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Can You Afford To Quit Your Job?

Can You Afford To Quit Your Job?

One of the biggest misconceptions that parents who want to quit their job make is in the financial preparations. If it takes at least a year to build a business from home, then logically that would mean you would need to save at least your full annual income to live off of in that year, right? WRONG.

No wonder so many people think it is impossible and remain STUCK in a less than desirable situation.

The good news is that you are NOT STUCK.

The bad news? There are still sacrifices to be made.

Before losing all hope, create a financial spreadsheet. Cut out all of the expenses that go along with working outside of the home, such as daycare expenses, house cleaning, commuting, etc. With your spouse’s income, you should only be in the negative $200-$500 a month. If you are higher than that, go back to the drawing board and see if you can’t cut something else out. Sacrifices will need to be made for a short time.

Once you have gotten your expenses down to no more than -$500, multiply THAT amount by 12 months.

For example: 500 x 12 = $6,000

Now isn’t that a more logical annual goal to save before you quit your job? $6,000 is much more attainable to have saved than $60,000, and should minimize the fear of jumping without that safety net.

Furthermore, this now gives you a new income goal as a first time business owner.

You have enough of a safety net for a year… and that is more than enough time to get your small business up and running. Remember, you don’t have to REPLACE your monthly income. The goal now is to earn $500/ month. Sure, it may take you a few months to get there, but when you do, you won’t have to dip into your safety net anymore… or if you have a down month, your safety net should still be there for you.

Don’t look now, but you are self-employed.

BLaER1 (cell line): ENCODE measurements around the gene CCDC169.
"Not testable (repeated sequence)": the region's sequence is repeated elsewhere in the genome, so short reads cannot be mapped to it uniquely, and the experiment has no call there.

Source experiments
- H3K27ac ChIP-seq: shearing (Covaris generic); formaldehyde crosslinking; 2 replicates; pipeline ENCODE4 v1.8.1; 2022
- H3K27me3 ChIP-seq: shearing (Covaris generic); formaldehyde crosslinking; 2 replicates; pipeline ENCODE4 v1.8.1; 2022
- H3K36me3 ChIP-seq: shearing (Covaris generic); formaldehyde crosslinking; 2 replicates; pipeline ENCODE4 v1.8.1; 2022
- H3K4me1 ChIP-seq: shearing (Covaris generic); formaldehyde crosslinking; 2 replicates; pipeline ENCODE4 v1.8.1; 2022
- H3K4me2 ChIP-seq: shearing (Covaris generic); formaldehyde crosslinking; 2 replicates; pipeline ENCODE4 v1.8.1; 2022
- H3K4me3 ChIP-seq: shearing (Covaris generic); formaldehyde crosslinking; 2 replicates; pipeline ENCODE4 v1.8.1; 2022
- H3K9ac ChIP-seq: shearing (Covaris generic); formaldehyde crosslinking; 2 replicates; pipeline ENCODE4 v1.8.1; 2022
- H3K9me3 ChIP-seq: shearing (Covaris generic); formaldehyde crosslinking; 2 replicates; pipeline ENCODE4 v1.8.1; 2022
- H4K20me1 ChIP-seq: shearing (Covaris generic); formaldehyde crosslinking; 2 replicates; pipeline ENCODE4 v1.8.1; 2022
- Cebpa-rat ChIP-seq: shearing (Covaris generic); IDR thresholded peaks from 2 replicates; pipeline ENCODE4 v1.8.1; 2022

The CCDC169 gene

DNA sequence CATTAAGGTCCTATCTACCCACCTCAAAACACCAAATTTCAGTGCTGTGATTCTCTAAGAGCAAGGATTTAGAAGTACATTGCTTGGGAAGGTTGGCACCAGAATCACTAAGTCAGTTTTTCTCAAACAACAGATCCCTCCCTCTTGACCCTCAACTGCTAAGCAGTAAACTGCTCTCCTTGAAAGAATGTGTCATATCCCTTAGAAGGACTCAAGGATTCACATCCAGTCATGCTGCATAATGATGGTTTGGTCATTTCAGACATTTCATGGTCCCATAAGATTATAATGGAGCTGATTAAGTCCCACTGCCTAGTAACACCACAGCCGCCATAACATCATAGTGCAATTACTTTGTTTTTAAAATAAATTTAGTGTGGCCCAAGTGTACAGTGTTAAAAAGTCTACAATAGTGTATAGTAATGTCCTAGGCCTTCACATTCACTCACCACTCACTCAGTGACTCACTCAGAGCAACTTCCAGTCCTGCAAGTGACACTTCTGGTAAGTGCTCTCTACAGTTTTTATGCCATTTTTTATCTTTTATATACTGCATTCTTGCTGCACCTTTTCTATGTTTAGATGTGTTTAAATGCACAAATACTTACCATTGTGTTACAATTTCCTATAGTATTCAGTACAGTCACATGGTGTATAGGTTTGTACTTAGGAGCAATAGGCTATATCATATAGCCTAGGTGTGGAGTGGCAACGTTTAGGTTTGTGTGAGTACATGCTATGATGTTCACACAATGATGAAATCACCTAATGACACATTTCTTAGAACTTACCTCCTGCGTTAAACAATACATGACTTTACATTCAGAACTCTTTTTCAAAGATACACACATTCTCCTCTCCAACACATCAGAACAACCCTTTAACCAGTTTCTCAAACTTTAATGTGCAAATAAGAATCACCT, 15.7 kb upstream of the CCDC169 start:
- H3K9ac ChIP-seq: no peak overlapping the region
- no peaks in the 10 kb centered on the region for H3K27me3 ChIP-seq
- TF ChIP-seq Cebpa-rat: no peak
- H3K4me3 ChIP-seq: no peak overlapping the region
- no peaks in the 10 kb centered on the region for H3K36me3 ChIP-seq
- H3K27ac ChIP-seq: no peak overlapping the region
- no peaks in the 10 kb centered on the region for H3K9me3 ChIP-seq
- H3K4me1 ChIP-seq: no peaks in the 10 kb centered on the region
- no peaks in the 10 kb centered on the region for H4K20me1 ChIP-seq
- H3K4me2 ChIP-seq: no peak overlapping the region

Before you know it, you’ll be thriving as a self-employed career parent. You may even get used to the less expensive way of life. Once business picks up, you’ll need to think about how to scale it up, hire some outsourcing support, or even scale it back for busier times of the year. You got this!

The Phone Rings – Pavlov's Kids are Conditioned

The Phone Rings – Pavlov's Kids are Conditioned

by Judith Cassis
Working from home is a gift to the family, but is not without its challenges. This is one I
remember best.
Psychology buffs may recall Ivan Pavlov’s theory of classical conditioning, where
dogs were trained to salivate in response to the pairing of meat with the ringing of
a bell. After several pairings, the bell, which had been a neutral stimulus, became a
conditioned stimulus causing the dogs to salivate when they heard it, even when there
was no meat present. Complicated?
Not when you think about what happens every time the phone rings. Your previously
busy youngster is drawn to you like a magnet. One who was reading quietly in the
corner is now draped from your waist with alligator tears running down his face, or the
kids argue – and it just so happens that client you’ve been waiting for is on the phone.
Sound familiar? This was a regular occurrence in my house.
My solution: I rarely gave my kids cookies, saving them for when I was on the phone
and needed them to be quiet. Consequently, every time the phone rang, they cried,
yelled or whatever, making it necessary for me to hand them cookies. I never figured it
out; not until years later. I had turned them into little Pavlov’s kids:
Phone Rings —– Child Cries —– Mama Grabs Cookies. Classical conditioning at its
Judith Cassis,C.Ht. is a Personal Development Consultant with 26 years experience. Known as “The Bounce-Back Coach”, she works with people who are “bouncing back” from failure, loss or tragedy. Judith is co-owner of a small newspaper,Tidbits of Santa Clarita Valley, www.tidbitsscv.com a family business she and her husband, Lee Cadena run with their sons. Through a monthly teleseries, Mama Come Home, Judith supports mothers in staying home or returning home to raise their children.